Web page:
Are Many Hate Crimes Really Examples of Domestic Terrorism?by Arie Perliger Director of Security Studies and Professor, University of Massachusetts Lowell October 19, 2017
Above: Mourners embrace at a candlelight vigil on Monday, May 22, 2017, in Bowie, Md., at Bowie State University for Richard Collins III, who was stabbed to death over the weekend at the University of Maryland, College Park. Authorities are investigating the killing as a possible hate crime, because the suspect, Sean Urbanski, became a member of a racist Facebook group several months ago. (AP Photo/Brian Witte)
Urbanski, a white former University of Maryland student who belonged to the racist Alt-Reich: Nation Facebook group, is facing a hate crime charge in the death of Richard Collins III. The victim had recently been commissioned as a second lieutenant in the U.S. Army and was days away from his graduation from another Maryland school.
While it makes sense to prosecute this murder as a hate crime, my 15 years experience of studying violent extremism in Western societies has taught me that dealing effectively with far-right violence requires something more: treating its manifestations as domestic terrorism.
This growing domestic menace deserves more attention than it’s getting.
Terrorism is a form of psychological warfare. Most terrorist groups lack the resources, expertise and manpower to defeat state actors. Instead, they promote their agenda through violence that shapes perceptions of political and social issues.
I believe that the Maryland murder, if it was motivated by racist sentiments, should be treated as an act of domestic terrorism – which I define as the use of violence in a political and social context that aims to send a message to a broader target audience.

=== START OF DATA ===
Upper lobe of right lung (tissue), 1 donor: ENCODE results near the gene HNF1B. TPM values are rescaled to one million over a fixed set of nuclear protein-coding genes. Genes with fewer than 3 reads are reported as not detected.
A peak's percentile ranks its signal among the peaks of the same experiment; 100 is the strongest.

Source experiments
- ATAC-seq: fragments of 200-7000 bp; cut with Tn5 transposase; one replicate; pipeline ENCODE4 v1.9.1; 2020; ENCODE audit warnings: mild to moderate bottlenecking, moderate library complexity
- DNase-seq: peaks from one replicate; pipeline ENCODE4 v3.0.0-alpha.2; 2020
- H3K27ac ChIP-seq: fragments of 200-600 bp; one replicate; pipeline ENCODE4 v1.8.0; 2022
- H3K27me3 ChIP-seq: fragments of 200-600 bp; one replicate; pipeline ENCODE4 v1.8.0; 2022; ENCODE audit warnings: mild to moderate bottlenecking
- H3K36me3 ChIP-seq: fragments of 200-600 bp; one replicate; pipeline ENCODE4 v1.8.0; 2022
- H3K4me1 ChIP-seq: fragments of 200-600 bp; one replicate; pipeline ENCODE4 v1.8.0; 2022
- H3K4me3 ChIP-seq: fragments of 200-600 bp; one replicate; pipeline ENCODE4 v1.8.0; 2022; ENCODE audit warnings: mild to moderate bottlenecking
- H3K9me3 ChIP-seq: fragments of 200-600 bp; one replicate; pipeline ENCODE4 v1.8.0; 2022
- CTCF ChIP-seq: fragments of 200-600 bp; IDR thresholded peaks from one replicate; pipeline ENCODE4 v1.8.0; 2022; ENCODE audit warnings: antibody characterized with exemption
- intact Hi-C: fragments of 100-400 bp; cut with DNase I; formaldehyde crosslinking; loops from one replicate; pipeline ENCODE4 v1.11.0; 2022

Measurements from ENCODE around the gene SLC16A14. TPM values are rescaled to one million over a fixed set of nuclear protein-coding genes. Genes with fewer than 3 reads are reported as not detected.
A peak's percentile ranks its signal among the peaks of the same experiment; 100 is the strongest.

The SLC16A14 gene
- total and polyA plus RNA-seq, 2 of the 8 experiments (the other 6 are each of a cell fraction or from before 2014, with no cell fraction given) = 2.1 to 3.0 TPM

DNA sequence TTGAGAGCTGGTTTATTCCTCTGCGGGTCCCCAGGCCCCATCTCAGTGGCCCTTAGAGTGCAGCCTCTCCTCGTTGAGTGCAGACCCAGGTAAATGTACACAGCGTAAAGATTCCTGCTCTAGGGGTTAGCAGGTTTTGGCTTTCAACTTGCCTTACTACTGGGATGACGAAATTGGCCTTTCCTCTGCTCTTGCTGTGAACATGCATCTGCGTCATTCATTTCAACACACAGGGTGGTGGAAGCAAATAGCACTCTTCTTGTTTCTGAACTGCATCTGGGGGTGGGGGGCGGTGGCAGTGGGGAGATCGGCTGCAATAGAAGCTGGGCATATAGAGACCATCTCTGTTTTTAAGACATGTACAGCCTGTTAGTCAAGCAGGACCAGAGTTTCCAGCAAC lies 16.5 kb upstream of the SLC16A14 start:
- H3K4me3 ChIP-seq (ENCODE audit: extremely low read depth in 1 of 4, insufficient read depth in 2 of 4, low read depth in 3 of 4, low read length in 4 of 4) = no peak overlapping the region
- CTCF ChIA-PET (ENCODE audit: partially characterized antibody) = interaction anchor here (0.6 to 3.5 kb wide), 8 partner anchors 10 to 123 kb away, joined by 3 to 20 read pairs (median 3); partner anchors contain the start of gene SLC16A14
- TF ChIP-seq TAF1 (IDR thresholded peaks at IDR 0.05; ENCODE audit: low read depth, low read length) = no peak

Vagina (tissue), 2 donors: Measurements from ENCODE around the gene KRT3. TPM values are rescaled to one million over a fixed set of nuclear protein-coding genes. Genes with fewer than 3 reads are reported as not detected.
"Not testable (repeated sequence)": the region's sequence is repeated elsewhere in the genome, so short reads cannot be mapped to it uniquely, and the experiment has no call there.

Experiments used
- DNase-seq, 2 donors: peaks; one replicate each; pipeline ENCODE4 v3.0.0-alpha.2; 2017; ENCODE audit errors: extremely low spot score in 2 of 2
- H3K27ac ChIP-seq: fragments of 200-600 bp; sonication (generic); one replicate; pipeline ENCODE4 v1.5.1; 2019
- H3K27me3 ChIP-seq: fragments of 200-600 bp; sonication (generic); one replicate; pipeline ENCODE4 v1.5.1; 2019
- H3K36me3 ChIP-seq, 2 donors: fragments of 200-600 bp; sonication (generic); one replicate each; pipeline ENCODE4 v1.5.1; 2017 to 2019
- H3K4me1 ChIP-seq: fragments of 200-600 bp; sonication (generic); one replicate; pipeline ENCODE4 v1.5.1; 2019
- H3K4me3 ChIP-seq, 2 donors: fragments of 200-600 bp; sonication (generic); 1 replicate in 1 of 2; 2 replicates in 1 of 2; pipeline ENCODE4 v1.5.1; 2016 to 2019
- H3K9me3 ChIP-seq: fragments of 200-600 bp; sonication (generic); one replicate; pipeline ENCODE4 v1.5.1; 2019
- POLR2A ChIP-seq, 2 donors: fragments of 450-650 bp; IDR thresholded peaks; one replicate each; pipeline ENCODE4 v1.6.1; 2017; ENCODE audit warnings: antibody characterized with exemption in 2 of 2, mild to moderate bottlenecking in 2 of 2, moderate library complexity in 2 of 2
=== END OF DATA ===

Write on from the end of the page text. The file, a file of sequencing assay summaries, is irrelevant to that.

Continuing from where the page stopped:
Like lynching, cross-burning and vandalizing religious sites, incidents of this kind deliberately aim to terrorize people of color and non-Christians.
I consider domestic terrorism a more significant threat than the foreign-masterminded variety in part because it is more common in terms of the number of attacks on U.S. soil. For example, my report published by the Combating Terrorism Center at West Point identified hundreds of domestic terror incidents per year from 2008 to 2012.
Another report, initially published in 2014 by New America Foundation on domestic incidents of extremist violence, shows that far-right affiliated perpetrators conducted 18 attacks that killed 48 people in the United States from 2002 to 2016 (excluding the Orlando nightclub massacre). Over the same period, terrorists motivated by al-Qaida’s or the Islamic State’s ideology killed 45 people in nine attacks.
The Orlando mass shooting, given its mix of apparent motives, is hard to categorize. That attack killed 49 people.
A spontaneous appearance
In briefings with law enforcement and policymakers, I have sometimes encountered a tendency to see U.S. right-wing extremists as a monolith. But traditional Ku Klux Klan chapters operate differently than skinhead groups, as do anti-government “patriot” and militia groups and anti-abortion extremists. Christian Identity groups, which believe Anglo-Saxons and other people of Northern European descent are a chosen people, are distinct too.
Certainly, there is some overlap. But these groups also differ significantly in terms of their methods of violence, recruitment styles and ideologies. Across the board, undermining the threat they pose requires a more sophisticated approach than investigating their criminal acts as suspected hate crimes.
In an ongoing study I’m conducting at the University of Massachusetts Lowell with several students, we have determined that, as apparently occurred with Collins’ murder in Maryland, many attacks inspired by racist or xenophobic sentiments may appear spontaneous. That is, no one plans them in advance or targets the victim ahead of time. Instead, chance encounters that enrage the perpetrators trigger these incidents.